on 6 March 2005
Berkoff has written a deep, intense and thoroughly entertaining account of his life in this book. As one of the most prevalent and fascinating practitioners working in the theatre today my expectations were high, but his autobiography did not disappoint; he not only charts his artistic development throughout his life and writes with bravado and charisma but he also expresses some of the fragility and disappointment in his life. His honest treatment of his seeming inferiority complex, personal loss, disappointment and disillusionment as an actor and his dismissal by the theatre industry in Britain provides revealing insights into the REAL Berkoff behind his larger-than-life persona.
However, I have two complaints with the book:
1. It is titled 'Fee Association', this means that Berkoff's account is not chronological, instead he writes in sections, starting new sections when he has a new thought. This is EXTREMELY frustrating; it makes it impossible to judge his development, and leaves the reader confused and redundant. I realise that this scatty writing is suitable for Berkoff's personality, however unlike the other reviewer I found it gimmicky. Although Berkoff is a glutton for originality, I wish he had observed time continuity in this book- it would have saved me from flicking back to a section earlier in the book to recap on a particular period in his life.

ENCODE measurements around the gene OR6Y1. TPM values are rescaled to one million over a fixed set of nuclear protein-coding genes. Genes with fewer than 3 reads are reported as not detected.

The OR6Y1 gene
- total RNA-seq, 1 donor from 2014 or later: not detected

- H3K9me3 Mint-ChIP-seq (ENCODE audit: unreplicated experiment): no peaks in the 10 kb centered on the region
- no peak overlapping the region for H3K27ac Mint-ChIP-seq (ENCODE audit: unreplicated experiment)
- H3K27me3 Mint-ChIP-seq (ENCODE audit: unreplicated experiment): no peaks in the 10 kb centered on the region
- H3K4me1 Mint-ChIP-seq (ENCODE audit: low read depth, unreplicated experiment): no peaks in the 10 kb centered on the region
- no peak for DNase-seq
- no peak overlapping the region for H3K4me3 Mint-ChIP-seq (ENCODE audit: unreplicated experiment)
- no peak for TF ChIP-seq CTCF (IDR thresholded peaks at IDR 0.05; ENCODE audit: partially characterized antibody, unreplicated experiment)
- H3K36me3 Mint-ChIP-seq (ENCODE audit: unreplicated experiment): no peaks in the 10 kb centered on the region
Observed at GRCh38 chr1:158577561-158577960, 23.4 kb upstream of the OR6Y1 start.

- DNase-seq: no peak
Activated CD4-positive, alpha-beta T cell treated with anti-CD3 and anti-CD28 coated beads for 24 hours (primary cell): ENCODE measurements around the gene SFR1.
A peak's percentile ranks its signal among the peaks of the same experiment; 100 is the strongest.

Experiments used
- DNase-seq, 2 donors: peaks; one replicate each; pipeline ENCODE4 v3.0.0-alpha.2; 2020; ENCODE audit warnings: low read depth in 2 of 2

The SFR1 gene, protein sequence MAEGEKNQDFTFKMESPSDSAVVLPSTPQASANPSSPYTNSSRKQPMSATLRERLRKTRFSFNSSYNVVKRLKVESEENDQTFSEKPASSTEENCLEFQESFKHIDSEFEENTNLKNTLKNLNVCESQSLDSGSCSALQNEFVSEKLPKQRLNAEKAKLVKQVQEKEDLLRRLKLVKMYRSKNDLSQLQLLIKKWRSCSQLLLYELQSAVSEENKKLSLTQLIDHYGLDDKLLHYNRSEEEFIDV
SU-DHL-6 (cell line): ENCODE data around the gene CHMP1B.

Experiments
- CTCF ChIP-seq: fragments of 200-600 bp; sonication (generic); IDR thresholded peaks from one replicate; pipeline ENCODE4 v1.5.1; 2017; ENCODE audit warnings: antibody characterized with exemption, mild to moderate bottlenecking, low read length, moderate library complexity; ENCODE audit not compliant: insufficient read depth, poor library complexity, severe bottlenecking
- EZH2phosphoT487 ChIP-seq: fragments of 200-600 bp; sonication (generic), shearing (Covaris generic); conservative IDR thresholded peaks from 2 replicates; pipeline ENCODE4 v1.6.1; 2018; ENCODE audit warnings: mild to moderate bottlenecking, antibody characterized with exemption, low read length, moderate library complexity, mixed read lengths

2. The paperback edition of this book has one of the poorest bindings I have come across. I do not mistreat my books and have only read it once yet lots of the pages have fallen out. The binding is so poor (shame on you Faber!) that I've bought the hardback- I would advise that others buy the hardback until Faber improve their paperback binding.
These two complaints should not stop you from enjoying the book and are minor complaints when compared against the content and magnetism with which Berkoff pulls off this book.
on 6 June 2000
This is just a stonkingly good read. Berkoff avoids the tedious autobiographical structure and instead moves from era to era of his life as he recalls early memories that have influenced his work and the process involved in his writing and directing. As someone with a great respect for his work, I was fascinated. However, as an insight into the theatrical process in a juicily good read - witty ascerbic and thoroughly entertaining.